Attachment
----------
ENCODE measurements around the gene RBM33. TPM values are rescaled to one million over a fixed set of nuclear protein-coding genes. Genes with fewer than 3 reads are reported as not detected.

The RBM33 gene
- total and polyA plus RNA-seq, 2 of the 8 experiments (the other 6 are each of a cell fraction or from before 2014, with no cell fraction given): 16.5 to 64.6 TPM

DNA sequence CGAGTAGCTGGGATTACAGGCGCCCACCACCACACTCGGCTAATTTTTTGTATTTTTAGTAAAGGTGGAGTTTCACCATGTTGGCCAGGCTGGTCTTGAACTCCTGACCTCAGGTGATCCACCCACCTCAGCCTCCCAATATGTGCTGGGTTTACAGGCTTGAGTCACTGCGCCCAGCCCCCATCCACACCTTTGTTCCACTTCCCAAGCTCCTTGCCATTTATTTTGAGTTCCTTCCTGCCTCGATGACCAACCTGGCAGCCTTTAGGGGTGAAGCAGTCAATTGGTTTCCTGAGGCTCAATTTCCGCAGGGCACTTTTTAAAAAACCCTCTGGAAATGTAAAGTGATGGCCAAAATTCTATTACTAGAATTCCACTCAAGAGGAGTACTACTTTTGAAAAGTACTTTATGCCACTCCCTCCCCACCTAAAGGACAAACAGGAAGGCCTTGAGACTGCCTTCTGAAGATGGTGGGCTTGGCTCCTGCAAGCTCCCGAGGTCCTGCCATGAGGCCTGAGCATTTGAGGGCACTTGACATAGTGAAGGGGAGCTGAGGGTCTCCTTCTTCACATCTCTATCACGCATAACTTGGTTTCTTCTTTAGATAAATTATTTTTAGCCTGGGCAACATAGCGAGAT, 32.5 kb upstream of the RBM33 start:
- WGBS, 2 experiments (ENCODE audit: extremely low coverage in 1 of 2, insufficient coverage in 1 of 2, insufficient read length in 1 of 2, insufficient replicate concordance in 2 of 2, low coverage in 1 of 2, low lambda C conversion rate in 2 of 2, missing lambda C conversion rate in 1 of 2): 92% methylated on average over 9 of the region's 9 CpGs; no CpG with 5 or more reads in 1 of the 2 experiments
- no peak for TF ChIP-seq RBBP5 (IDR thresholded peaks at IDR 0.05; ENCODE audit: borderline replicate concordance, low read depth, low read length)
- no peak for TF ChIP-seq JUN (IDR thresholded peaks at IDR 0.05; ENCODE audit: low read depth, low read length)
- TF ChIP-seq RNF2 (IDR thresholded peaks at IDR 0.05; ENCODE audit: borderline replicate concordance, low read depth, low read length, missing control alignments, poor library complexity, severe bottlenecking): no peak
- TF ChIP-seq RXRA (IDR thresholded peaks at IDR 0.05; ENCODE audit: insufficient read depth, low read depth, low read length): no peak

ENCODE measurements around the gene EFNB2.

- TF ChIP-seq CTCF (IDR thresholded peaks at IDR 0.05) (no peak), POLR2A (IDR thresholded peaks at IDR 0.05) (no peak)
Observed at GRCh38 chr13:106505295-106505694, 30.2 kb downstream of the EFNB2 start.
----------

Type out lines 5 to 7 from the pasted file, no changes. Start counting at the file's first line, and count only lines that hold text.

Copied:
- WGBS, 2 experiments (ENCODE audit: extremely low coverage in 1 of 2, insufficient coverage in 1 of 2, insufficient read length in 1 of 2, insufficient replicate concordance in 2 of 2, low coverage in 1 of 2, low lambda C conversion rate in 2 of 2, missing lambda C conversion rate in 1 of 2): 92% methylated on average over 9 of the region's 9 CpGs; no CpG with 5 or more reads in 1 of the 2 experiments
- no peak for TF ChIP-seq RBBP5 (IDR thresholded peaks at IDR 0.05; ENCODE audit: borderline replicate concordance, low read depth, low read length)
- no peak for TF ChIP-seq JUN (IDR thresholded peaks at IDR 0.05; ENCODE audit: low read depth, low read length)